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27th of September 2000, Blog #550

A Convair 340 (580) was being operated on a non-scheduled passenger flight for a Canadian electricity company, flying staff to different bays in the James Bay Region (between Ontario and Quebec, Canada). When the aircraft taxied out for its first flight of seven that day, the crew had difficulties switching the nosewheel steering but were able to control the aircraft using differential braking. The situation was acceptable to the crew, but during the day, when on the ground, the problem persisted.

The aircraft at its final position (Source; baaa-acro.com © Michel Hébert)

On approach for the 4 th landing of the day at La Grande 4 (LG-4) the weather was observed as follows;

  • Clouds - overcast at 800 feet

  • Visibility - 1 statute mile

  • Wind - Westerly wind 5 to 7 knots

  • Precipitation - light snow

LG-4 has a runway 09-27, and as it would save flight time and the tailwind would be within the 'Prop-jet Convair Flight Manual' the crew elected to land on runway 09. The approach to 09 was uneventful, the aircraft was properly configured and a stabiles approach was flown to the touchdown, which occurred 800 feet past the runway threshold. After the nose wheel had touched down the propellers were set to reverse pitch, As the aircraft started to decelerate it started to drift to the right. The crew attempted to correct this by differential braking, full left rudder and asymmetrical reverse pitch on the propellers. This did not have the desired effect and the aircraft exited the runway at a speed of approximately 50 knots, and a course 25º of the runway centerline. The aircraft went down a slope and continued over soft and rocky ground before coming to a stop 7 feet below the runway surface and 350 feet from the runway.

The aircraft at its final position (Source; baaa-acro.com © Michel Hébert)


Before the aircraft came to a stop the captain pulled the emergency handles (E-handles) for the engines, this cuts the fuel supply to shut the engines down. The lefthand E-handle could not be pulled all the way out. The captain instructed the co-pilot to initiate the evacuation of the aircraft. As the copilot went to the cabin he heard a strange noise that he could not identify. When the first passenger evacuated from the left overwing exit it became apparent the left engine was still running. The passenger was ordered back in the cabin for his safety and to evacuate from a different exit. The co-pilot informed the captain that the engine was still running, who then returned to the cockpit in an attempt to shut the engine down, using the normal and emergency mode, but both were unsuccessful. All occupants left the aircraft via the right overwing exit and walked back to the runway. five of the passengers received minor injuries. The aircraft sustained substantial damage, there was no post-accident fire. As the aircraft exited the runway, the landing gear dug into the soft ground, causing the propellers to contact the ground. The propellers, with their reduction gear assemblies, separated from the engines. After separating from the engine, the left propeller blades entered the fuselage and damaged an unoccupied seat. The landing gear of the aircraft collapsed rearward. The left engine overheated and stopped from a lack of oil about 15 minutes after the occurrence.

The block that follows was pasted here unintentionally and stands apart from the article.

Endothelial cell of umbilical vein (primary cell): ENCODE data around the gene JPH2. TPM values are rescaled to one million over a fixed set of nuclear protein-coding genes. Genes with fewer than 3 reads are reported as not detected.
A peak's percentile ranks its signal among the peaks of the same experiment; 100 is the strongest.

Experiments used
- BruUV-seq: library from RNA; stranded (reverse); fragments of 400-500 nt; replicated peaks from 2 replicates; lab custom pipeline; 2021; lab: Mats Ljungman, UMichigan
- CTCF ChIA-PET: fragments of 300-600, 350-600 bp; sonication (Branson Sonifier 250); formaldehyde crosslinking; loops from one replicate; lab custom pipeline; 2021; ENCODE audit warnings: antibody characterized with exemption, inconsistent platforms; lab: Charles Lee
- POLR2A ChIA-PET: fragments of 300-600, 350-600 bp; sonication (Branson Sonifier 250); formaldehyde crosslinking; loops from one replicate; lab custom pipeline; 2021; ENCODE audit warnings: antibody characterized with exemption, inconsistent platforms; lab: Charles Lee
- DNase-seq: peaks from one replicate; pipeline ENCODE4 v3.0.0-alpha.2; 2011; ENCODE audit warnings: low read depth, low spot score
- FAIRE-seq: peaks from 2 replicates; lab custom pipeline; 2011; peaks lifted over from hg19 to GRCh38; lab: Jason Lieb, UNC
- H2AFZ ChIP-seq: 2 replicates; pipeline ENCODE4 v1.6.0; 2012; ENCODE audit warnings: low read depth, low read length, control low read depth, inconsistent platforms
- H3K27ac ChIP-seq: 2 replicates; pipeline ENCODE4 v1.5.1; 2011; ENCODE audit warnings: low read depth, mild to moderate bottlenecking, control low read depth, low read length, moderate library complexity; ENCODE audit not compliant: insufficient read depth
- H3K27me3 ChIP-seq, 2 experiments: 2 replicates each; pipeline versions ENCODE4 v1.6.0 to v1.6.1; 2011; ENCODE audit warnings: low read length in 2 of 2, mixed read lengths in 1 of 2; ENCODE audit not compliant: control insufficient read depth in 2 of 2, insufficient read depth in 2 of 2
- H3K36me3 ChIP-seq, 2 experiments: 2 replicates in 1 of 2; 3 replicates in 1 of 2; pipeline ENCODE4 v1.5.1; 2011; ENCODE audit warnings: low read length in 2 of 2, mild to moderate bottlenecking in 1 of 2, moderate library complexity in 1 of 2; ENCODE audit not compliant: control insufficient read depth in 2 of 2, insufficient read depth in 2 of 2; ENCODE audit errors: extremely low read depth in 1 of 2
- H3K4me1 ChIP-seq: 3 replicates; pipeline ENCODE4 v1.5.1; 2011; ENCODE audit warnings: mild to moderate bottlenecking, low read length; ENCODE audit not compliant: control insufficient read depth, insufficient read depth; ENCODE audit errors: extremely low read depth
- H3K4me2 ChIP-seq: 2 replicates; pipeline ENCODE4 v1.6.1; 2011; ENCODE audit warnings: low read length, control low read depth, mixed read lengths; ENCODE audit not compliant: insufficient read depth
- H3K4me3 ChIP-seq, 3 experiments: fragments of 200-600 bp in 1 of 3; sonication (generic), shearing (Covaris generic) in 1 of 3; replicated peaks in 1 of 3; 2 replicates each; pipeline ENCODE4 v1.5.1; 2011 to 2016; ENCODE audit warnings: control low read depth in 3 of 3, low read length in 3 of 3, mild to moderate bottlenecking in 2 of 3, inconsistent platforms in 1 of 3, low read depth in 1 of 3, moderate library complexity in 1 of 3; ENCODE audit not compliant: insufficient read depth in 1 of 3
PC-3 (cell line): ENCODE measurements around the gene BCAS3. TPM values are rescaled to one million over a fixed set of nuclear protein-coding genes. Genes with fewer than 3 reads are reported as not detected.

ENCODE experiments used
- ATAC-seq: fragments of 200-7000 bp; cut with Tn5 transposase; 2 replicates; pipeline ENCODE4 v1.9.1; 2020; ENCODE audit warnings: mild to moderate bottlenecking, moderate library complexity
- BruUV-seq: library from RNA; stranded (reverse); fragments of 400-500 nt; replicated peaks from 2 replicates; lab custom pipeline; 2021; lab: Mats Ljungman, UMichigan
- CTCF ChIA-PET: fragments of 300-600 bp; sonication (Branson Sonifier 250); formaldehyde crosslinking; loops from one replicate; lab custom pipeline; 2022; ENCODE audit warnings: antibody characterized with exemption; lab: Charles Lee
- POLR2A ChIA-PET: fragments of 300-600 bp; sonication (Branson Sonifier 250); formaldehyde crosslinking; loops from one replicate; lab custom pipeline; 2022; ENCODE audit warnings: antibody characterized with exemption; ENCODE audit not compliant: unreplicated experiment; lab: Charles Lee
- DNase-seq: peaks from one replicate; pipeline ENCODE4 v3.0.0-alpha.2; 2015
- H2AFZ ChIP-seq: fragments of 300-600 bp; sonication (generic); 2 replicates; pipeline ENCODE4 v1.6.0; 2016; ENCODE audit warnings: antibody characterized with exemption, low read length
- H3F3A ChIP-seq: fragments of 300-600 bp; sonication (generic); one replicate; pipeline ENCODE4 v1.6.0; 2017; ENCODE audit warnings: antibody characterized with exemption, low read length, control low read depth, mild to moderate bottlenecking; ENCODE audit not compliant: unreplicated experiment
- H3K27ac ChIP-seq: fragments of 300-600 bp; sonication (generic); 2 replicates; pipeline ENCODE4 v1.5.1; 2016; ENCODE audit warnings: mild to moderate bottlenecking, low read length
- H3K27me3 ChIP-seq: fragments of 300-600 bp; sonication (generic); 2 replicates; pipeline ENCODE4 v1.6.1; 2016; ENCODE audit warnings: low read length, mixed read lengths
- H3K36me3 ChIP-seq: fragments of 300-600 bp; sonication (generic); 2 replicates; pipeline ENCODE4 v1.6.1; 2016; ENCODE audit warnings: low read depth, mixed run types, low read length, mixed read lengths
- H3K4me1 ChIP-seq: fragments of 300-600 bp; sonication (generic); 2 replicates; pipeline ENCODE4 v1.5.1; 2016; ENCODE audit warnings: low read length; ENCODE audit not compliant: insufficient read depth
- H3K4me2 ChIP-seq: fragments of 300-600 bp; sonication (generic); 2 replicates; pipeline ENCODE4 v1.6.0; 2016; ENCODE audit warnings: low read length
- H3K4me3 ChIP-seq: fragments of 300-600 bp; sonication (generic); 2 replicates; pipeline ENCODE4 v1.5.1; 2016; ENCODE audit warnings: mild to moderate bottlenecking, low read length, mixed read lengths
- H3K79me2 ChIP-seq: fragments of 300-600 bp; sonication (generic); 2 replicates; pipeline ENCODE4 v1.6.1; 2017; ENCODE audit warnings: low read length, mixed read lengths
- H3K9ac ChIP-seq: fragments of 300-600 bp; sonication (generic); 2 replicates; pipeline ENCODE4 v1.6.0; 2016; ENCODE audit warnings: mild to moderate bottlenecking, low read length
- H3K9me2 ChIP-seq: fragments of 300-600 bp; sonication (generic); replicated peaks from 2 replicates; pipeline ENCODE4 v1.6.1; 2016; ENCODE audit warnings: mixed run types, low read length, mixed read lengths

The aircraft at its final position (Source; baaa-acro.com © Michel Hébert)

The Transportation Safety Board of Canada (TSB) investigated this occurrence for the purpose of advancing transportation safety, after the investigation their report was published on the 12th of February 2002. in the report the following findings as to causes and contributing factors were presented;

  1. The nose wheel steering control valve lever had not been reassembled after maintenance, this caused the additional resistance felt by the crew.

  2. The nylon locknuts were reinstalled during the repair of the steering control valve, contrary to the recommendation that they can be used only once. The locknuts then came loose in service, creating play in the parts of the valve.

  3. Incorrect interpretation of the problem and the influence of previous experience using the nose-gear steering wheel led the crew to make the flight despite their concern about the aircraft=s nose-gear steering system.

Additional findings as to a risk and other findings were also presented in the report, they can be found in the investigation report, as well as the safety action taken by the operator, by clicking on the .pdf file below.

Convair Nose wheel steering failure 27-sept-2000
.pdf
Download PDF • 383KB

Close up of the aircraft damage at its final position (Source; baaa-acro.com © Michel Hébert)



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